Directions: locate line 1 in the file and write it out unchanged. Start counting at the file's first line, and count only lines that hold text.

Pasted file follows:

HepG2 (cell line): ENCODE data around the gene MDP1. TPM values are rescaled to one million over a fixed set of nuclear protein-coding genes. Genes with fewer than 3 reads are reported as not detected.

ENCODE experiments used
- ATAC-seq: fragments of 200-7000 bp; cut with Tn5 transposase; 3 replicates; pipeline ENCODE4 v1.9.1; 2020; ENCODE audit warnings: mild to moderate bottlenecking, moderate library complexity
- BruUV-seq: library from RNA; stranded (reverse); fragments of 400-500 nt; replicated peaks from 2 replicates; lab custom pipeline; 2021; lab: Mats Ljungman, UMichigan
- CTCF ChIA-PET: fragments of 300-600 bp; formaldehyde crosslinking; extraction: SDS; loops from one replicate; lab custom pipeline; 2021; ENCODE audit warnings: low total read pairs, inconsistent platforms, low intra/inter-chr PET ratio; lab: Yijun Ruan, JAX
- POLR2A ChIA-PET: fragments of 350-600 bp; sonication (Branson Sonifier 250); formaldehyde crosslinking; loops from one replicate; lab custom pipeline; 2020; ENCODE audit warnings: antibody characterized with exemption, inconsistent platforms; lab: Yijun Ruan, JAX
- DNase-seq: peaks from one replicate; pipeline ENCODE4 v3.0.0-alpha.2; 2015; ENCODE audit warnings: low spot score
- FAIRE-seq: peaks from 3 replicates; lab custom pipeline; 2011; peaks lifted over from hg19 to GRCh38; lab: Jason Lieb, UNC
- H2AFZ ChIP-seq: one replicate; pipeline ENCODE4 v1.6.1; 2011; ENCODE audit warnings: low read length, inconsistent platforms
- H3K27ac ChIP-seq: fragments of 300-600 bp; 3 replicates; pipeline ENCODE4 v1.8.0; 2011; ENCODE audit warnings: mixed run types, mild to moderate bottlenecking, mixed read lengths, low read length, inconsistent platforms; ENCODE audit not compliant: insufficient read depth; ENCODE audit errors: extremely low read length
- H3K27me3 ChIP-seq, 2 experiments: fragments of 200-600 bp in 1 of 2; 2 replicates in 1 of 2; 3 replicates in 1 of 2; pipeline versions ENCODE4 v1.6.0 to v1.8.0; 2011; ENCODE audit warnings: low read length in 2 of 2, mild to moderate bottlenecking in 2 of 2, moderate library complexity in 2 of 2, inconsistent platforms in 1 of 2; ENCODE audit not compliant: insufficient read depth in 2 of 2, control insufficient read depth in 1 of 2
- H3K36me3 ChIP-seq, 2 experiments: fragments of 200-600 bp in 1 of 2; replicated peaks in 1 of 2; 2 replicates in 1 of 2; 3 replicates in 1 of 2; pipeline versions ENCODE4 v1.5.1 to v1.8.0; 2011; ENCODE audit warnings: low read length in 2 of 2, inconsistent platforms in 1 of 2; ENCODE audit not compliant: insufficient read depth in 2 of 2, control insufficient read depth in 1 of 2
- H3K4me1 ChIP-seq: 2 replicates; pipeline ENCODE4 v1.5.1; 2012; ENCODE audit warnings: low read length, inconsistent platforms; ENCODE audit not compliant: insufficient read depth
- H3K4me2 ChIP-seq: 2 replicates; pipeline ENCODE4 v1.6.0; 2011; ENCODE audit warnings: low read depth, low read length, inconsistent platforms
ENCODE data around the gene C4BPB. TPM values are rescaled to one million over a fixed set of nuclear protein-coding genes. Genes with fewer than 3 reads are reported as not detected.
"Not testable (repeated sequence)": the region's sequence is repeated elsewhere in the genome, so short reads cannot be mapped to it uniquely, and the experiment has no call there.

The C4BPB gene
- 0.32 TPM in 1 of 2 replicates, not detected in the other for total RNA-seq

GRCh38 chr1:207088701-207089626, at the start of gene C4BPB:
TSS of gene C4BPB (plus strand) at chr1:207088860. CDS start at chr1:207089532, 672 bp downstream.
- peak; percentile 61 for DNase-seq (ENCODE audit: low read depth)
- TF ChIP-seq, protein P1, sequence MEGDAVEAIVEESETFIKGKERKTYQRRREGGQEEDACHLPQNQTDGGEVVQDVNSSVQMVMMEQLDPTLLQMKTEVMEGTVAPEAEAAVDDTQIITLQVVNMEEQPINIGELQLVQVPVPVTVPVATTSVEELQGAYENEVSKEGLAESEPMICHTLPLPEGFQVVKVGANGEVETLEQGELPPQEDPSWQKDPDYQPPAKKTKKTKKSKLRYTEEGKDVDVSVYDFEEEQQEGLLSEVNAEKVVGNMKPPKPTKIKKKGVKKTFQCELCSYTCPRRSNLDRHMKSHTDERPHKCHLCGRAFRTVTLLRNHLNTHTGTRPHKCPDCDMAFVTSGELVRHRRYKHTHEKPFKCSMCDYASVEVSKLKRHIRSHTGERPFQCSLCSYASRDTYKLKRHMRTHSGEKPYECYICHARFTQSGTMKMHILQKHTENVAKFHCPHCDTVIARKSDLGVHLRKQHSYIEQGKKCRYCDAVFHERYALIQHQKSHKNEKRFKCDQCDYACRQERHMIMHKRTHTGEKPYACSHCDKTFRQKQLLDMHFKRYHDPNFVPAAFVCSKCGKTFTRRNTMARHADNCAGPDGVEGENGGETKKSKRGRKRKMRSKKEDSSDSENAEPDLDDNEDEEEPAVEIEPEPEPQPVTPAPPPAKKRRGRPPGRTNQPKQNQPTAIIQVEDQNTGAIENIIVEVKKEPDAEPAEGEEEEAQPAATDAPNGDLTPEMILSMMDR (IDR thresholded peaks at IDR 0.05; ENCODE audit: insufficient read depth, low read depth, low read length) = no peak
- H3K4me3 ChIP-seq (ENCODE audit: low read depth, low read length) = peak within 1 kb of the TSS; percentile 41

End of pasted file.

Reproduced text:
HepG2 (cell line): ENCODE data around the gene MDP1. TPM values are rescaled to one million over a fixed set of nuclear protein-coding genes. Genes with fewer than 3 reads are reported as not detected.